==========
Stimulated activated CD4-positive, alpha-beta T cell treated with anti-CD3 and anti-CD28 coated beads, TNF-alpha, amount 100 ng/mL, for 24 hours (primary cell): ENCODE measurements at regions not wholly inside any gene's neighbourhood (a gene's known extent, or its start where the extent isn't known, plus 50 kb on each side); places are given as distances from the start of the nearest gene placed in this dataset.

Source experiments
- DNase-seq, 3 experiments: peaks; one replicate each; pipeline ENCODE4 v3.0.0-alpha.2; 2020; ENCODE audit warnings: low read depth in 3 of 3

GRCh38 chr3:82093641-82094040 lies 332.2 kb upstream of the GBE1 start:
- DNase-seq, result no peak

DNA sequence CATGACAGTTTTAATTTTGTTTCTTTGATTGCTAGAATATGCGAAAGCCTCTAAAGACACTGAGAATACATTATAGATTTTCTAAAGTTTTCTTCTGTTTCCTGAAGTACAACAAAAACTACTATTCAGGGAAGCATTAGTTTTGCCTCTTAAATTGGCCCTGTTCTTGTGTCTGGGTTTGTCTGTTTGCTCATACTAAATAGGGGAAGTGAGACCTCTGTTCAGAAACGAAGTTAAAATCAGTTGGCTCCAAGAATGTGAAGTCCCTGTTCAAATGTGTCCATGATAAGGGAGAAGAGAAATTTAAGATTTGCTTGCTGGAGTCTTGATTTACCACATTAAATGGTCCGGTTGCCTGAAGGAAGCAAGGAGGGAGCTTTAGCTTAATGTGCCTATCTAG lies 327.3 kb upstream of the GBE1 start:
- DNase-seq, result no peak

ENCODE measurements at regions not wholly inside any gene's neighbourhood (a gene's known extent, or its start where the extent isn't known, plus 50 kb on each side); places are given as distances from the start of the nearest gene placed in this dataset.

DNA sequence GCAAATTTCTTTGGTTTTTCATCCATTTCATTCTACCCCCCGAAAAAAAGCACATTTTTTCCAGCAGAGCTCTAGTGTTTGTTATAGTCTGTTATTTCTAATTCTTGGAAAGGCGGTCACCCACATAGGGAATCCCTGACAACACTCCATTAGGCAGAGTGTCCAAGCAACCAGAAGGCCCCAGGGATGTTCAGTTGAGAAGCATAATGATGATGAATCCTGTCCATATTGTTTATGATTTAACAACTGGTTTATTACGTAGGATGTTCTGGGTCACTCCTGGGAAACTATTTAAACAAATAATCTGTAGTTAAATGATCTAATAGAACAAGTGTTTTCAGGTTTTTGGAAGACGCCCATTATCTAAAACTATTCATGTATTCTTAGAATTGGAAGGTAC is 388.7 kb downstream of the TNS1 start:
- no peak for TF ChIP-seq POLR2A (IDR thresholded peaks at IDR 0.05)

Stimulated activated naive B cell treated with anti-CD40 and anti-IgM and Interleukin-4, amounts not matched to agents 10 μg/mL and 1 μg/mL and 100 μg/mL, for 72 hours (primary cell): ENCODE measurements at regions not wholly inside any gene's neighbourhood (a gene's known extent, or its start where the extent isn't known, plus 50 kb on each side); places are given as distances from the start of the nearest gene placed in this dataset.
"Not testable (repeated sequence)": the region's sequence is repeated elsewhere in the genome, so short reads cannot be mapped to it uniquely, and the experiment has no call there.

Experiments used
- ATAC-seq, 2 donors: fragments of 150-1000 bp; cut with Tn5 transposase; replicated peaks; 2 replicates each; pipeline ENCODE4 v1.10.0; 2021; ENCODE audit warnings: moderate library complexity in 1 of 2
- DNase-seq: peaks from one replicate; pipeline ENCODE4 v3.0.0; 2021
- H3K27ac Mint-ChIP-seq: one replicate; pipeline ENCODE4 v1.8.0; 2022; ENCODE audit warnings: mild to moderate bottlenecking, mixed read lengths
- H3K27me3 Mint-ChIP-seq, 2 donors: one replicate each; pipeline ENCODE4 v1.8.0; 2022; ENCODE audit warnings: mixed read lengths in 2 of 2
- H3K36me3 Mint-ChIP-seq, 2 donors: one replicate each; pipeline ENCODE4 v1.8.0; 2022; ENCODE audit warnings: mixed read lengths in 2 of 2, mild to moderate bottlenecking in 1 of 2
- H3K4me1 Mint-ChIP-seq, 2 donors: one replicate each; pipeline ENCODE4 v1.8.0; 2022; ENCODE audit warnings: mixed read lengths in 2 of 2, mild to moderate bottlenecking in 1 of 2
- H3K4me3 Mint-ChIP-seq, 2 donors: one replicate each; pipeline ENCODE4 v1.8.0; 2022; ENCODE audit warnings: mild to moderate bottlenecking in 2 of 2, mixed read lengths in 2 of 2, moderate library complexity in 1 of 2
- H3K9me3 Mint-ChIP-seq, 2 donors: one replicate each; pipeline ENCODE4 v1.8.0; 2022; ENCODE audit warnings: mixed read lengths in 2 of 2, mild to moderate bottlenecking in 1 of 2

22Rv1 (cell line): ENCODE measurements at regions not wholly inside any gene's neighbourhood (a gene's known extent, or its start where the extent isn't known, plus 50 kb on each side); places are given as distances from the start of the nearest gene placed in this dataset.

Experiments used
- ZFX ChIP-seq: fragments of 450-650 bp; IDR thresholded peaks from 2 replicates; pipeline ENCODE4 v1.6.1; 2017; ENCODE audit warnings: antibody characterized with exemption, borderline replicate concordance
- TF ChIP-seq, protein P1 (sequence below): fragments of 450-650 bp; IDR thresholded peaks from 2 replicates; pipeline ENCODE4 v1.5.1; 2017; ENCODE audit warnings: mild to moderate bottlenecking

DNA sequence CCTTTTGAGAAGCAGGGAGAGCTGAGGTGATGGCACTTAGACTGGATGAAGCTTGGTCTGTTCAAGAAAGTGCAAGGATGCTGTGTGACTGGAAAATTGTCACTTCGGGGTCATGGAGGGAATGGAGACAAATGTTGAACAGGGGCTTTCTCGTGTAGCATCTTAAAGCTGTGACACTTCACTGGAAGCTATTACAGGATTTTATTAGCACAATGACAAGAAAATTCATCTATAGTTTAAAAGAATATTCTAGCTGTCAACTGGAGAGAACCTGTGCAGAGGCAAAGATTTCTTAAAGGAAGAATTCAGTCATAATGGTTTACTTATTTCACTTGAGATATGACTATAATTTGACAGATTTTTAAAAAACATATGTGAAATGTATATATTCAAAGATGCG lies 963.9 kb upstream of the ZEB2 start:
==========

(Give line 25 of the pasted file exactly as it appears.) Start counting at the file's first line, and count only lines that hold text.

- TF ChIP-seq, protein P1 (sequence below): fragments of 450-650 bp; IDR thresholded peaks from 2 replicates; pipeline ENCODE4 v1.5.1; 2017; ENCODE audit warnings: mild to moderate bottlenecking